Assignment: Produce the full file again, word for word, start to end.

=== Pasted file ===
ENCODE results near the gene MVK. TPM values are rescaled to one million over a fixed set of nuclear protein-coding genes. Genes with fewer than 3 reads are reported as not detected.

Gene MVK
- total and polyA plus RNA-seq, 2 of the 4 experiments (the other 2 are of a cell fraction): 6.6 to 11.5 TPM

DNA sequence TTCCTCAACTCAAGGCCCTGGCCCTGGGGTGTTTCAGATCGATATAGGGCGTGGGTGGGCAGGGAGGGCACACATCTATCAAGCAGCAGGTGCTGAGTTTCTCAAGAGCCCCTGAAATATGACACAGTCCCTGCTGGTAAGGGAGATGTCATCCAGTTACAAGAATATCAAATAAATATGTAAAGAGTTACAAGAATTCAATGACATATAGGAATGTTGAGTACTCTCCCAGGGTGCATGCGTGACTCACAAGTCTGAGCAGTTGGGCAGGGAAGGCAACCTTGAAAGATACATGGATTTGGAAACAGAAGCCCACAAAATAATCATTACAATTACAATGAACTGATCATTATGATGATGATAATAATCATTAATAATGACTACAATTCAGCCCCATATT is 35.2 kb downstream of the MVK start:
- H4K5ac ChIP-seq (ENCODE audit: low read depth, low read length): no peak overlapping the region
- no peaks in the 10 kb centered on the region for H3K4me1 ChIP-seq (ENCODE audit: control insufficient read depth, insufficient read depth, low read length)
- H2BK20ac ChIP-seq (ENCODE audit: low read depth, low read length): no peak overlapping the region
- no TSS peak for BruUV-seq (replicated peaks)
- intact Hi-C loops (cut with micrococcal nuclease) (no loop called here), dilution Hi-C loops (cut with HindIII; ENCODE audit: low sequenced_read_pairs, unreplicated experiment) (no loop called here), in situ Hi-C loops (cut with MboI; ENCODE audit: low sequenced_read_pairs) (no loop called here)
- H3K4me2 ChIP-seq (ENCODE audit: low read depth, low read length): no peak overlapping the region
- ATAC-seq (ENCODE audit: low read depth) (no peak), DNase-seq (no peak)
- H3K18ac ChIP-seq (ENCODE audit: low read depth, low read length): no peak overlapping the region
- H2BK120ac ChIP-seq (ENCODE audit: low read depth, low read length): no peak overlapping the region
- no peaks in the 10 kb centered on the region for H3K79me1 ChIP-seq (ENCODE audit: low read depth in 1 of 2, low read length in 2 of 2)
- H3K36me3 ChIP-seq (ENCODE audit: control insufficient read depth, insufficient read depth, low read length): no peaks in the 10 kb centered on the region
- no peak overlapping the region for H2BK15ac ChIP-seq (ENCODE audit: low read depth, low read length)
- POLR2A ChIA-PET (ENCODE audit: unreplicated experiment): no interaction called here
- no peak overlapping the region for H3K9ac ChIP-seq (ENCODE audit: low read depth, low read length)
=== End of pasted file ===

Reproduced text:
ENCODE results near the gene MVK. TPM values are rescaled to one million over a fixed set of nuclear protein-coding genes. Genes with fewer than 3 reads are reported as not detected.

Gene MVK
- total and polyA plus RNA-seq, 2 of the 4 experiments (the other 2 are of a cell fraction): 6.6 to 11.5 TPM

DNA sequence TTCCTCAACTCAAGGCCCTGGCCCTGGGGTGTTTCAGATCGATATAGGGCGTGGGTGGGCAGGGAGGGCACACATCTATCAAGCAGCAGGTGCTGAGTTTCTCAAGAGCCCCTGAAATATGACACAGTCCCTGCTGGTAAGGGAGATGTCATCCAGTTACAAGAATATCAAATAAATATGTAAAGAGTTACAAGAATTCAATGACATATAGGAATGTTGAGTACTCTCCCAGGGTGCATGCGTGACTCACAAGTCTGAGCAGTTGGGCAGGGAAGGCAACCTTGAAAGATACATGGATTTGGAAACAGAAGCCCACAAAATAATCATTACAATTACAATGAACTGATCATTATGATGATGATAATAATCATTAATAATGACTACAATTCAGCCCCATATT is 35.2 kb downstream of the MVK start:
- H4K5ac ChIP-seq (ENCODE audit: low read depth, low read length): no peak overlapping the region
- no peaks in the 10 kb centered on the region for H3K4me1 ChIP-seq (ENCODE audit: control insufficient read depth, insufficient read depth, low read length)
- H2BK20ac ChIP-seq (ENCODE audit: low read depth, low read length): no peak overlapping the region
- no TSS peak for BruUV-seq (replicated peaks)
- intact Hi-C loops (cut with micrococcal nuclease) (no loop called here), dilution Hi-C loops (cut with HindIII; ENCODE audit: low sequenced_read_pairs, unreplicated experiment) (no loop called here), in situ Hi-C loops (cut with MboI; ENCODE audit: low sequenced_read_pairs) (no loop called here)
- H3K4me2 ChIP-seq (ENCODE audit: low read depth, low read length): no peak overlapping the region
- ATAC-seq (ENCODE audit: low read depth) (no peak), DNase-seq (no peak)
- H3K18ac ChIP-seq (ENCODE audit: low read depth, low read length): no peak overlapping the region
- H2BK120ac ChIP-seq (ENCODE audit: low read depth, low read length): no peak overlapping the region
- no peaks in the 10 kb centered on the region for H3K79me1 ChIP-seq (ENCODE audit: low read depth in 1 of 2, low read length in 2 of 2)
- H3K36me3 ChIP-seq (ENCODE audit: control insufficient read depth, insufficient read depth, low read length): no peaks in the 10 kb centered on the region
- no peak overlapping the region for H2BK15ac ChIP-seq (ENCODE audit: low read depth, low read length)
- POLR2A ChIA-PET (ENCODE audit: unreplicated experiment): no interaction called here
- no peak overlapping the region for H3K9ac ChIP-seq (ENCODE audit: low read depth, low read length)